"Before Night Falls"

        Based on the posthumously published memoir by Cuban poet Reinaldo Arenas, Before Night Falls is artist-director Julian Schnabel's second exercise in artist biography, but where Schnabel's earlier film Basquiat was relatively conventional, this film is bolder in both style and execution. Schnabel is perhaps too enamored of his subject as a noble martyr, lending the film a somewhat inflated sense of importance. Still, it's rare to see an artist's life and work so elegantly interwoven, and Before Night Falls uses all of Arenas's life as its canvas, from impoverished youth to lively gay freedom in mid-1950's Cuba; imprisonment during Castro's antigay regime; and to New York City in 1980, followed by Arenas's battle with AIDS and subsequent suicide (depicted here as assisted) in 1990.
        Through these extreme rises and falls, Arenas is always writing, his typewriter his most faithful lover and weapon (by way of smuggled manuscripts) against the dark forces that surround him. As Time magazine's Richard Corliss wrote, Arenas is "a serious actor's dream role: to be a gay Jesus in a modern Passion Play," and Javier Bardem--the first Spanish actor to receive an Oscar nomination--inhabits the role with subtle ferocity, charting this emotional odyssey with outer reserve but blazing infernos of internal passion. And while Schnabel suffers from a hyperactive camera, there's poetry here--visual, dramatic, and literal--and vibrant humor to temper the deep tragedy of Arenas's life. Schnabel also uses his actor friends to good advantage: a nearly unrecognizable Sean Penn adds an ironic touch to his brief appearance as a peasant, and Johnny Depp is both funny and fearsome in dual roles as a drag queen and vicious army interrogator.

        "The Luzhin Defense"

        The Luzhin Defense by Dutch filmmaker Marleen Gorris made its international debut at the Toronto International Film Festival last fall and is now opening in San Francisco.

        Set in Italy in 1929 the film stars John Turturro as Alexandar Luzhin, a brilliant Russian chess player who only knows the game and is lost without it. From an early age he turns to chess, much to the concern of his parents who in the end allow a miserly teacher to tutor him and help him advance in the game. A cruel sadist, the teacher later abandons Luzhin for not being the pin of perfection he feels a chess master should be. On his own, Luzhin works the chess competition circuit, achieves international acclaim and on a world tournament in Italy meets Natalia, played by Emily Watson. He immediately decides he want to marry her and almost as quickly, she consents. Natalia has constraints of her own: Vera, a meddling mother played by Geraldine James who wants to marry her off to a suitor of her choice which she of course resists. Later Natalia tries to convince Luzhin to give up the game when because of his obsession, he starts to lose his health and sanity. The love affair between these two 'enfants terribles', at least to their proteges, is believable because Gorris is able to capture their emotional intensity.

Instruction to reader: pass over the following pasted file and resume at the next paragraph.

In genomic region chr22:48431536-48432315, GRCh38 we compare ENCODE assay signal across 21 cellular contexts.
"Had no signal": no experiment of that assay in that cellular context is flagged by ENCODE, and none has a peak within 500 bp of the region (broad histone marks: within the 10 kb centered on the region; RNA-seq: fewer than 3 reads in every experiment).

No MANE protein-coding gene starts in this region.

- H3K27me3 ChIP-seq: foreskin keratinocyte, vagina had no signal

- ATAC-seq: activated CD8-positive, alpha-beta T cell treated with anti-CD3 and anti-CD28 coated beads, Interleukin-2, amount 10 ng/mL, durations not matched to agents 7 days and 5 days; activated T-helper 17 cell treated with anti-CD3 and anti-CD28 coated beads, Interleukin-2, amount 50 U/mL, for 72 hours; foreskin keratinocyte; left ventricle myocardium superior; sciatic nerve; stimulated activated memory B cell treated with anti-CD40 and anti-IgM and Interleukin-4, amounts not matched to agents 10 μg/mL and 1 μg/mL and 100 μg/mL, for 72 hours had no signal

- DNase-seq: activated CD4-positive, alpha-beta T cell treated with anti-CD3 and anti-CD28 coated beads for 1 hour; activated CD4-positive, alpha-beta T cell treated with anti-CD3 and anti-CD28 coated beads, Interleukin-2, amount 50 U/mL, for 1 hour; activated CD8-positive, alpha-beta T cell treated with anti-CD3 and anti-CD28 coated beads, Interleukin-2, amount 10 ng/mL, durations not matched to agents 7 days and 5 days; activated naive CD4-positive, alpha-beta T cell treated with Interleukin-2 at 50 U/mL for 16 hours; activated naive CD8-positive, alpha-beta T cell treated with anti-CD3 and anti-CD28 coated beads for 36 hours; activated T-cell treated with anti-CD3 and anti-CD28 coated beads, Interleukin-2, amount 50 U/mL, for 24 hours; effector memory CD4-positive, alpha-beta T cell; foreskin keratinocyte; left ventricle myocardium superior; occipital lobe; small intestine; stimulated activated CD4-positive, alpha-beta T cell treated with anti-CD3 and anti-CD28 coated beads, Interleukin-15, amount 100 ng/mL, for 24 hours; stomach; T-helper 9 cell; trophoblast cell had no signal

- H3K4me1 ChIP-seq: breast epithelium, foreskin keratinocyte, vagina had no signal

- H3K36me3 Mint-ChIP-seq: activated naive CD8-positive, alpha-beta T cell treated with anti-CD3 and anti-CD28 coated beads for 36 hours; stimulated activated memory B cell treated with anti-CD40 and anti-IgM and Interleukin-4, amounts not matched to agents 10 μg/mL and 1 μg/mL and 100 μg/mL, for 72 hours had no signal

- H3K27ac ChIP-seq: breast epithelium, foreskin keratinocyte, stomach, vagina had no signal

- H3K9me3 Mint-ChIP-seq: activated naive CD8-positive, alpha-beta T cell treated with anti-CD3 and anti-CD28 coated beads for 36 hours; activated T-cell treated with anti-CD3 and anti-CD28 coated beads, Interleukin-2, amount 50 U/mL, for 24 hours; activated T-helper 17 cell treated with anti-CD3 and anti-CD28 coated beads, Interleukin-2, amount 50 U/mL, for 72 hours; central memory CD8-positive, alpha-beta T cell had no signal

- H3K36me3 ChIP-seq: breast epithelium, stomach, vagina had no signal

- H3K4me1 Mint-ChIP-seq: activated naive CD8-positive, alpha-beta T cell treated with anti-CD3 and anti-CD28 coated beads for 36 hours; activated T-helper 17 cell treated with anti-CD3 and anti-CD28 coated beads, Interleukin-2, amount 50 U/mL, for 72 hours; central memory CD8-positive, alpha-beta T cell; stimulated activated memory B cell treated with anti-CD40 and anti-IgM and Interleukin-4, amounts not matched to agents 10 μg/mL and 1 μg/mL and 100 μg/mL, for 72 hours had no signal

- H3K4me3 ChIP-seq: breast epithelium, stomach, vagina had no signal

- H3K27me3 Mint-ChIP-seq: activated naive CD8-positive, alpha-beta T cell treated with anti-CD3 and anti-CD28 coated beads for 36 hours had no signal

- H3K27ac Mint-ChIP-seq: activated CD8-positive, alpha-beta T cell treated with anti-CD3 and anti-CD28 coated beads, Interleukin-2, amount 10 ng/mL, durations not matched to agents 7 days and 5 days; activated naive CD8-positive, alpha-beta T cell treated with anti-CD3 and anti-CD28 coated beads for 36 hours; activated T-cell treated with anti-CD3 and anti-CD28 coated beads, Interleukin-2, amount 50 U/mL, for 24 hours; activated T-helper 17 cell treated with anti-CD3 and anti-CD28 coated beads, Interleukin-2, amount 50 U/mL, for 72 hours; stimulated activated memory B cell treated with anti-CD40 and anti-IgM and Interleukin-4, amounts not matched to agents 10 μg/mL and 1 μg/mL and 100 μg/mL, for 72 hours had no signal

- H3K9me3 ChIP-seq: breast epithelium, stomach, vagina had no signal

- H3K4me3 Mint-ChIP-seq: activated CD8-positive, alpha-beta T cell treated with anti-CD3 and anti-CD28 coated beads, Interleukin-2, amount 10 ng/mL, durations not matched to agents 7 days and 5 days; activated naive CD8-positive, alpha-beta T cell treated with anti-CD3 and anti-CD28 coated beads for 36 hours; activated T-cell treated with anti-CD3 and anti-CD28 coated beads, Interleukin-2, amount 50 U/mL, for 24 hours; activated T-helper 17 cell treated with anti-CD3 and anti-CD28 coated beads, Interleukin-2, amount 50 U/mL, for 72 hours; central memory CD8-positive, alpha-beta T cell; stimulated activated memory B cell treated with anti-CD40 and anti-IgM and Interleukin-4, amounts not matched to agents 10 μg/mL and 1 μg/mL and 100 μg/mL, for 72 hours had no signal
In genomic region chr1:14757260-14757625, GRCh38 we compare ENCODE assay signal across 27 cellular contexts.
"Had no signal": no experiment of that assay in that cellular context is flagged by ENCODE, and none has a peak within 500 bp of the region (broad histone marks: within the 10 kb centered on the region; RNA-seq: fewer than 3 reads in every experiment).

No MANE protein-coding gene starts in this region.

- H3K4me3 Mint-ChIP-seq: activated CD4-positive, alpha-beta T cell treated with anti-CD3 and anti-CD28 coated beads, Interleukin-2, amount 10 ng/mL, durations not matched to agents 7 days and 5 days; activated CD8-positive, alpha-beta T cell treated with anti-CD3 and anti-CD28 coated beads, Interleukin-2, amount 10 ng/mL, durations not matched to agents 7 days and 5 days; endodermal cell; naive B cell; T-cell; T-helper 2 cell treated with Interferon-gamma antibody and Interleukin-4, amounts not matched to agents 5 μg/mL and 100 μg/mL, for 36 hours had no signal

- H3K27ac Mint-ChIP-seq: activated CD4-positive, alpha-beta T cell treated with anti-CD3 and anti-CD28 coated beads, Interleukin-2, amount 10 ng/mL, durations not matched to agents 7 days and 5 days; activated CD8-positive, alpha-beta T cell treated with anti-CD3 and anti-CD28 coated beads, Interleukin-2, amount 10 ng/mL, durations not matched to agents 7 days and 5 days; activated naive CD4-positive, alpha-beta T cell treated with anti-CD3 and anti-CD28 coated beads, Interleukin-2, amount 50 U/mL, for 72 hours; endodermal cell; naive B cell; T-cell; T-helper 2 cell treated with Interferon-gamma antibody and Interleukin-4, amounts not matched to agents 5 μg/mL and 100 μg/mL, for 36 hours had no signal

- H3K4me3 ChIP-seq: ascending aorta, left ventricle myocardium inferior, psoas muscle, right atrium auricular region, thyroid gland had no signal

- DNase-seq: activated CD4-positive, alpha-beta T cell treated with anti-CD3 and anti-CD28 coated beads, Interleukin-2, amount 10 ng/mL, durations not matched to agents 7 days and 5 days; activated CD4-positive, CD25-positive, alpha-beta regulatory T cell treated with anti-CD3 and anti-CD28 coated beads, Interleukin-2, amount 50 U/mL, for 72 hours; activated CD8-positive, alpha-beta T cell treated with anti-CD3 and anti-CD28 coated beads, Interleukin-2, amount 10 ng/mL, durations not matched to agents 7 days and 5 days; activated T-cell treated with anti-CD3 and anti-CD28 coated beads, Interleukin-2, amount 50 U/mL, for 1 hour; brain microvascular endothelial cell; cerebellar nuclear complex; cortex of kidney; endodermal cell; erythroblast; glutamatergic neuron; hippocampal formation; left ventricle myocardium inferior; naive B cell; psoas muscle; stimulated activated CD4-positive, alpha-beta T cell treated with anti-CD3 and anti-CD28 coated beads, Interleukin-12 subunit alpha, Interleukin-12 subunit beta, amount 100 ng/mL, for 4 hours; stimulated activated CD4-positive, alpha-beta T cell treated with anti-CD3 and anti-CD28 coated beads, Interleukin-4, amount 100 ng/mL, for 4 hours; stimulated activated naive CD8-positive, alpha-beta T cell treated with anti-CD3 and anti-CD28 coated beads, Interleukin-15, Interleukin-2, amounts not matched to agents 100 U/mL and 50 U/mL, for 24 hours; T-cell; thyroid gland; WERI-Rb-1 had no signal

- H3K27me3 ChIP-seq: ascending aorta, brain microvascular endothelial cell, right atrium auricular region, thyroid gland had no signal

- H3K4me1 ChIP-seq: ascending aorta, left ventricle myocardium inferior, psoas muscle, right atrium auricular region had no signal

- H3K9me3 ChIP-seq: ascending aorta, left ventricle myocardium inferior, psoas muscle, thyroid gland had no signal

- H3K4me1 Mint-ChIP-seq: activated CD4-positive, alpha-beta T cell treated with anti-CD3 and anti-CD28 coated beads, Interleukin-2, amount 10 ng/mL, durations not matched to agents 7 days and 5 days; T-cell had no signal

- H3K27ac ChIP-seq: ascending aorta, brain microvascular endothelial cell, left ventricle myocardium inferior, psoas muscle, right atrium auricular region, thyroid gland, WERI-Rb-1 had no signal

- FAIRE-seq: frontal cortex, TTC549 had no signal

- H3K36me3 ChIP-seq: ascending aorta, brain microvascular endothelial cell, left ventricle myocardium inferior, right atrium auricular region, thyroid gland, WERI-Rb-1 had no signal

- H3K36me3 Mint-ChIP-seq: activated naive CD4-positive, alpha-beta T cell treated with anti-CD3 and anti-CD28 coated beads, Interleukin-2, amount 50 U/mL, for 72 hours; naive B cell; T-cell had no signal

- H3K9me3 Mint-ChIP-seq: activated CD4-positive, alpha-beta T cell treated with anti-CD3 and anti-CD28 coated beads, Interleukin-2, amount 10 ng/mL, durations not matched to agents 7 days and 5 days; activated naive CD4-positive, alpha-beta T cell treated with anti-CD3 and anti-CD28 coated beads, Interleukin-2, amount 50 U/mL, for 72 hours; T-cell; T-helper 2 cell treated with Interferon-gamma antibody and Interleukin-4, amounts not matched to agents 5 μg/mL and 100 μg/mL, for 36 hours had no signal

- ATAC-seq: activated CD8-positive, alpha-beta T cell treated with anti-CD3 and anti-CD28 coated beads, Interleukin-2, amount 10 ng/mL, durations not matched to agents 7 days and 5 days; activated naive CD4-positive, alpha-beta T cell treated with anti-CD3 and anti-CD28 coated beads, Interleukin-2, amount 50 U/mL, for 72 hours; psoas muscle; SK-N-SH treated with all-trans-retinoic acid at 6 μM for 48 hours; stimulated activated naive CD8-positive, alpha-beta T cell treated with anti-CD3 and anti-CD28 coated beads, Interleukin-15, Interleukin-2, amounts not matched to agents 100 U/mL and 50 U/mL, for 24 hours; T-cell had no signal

Gorris has come a long way as a filmmaker with The Luzhin Defense. In 1982 she won the public prize at the Crأ©teil Film de Femmes festival for A Question of Silence, a film about three women, complete strangers to one another, who together murder a shop keeper. They are defended by a woman lawyer and the reason for their crime later becomes obvious, at least to women who shop till they drop. In 1996 Gorris went on to win an Oscar for Antonia's Line, a feel good film with a multiarch of characters, all connected to matriarch Antonia. The film clearly demonstrated Gorris' excellent craftsmanship of the film medium.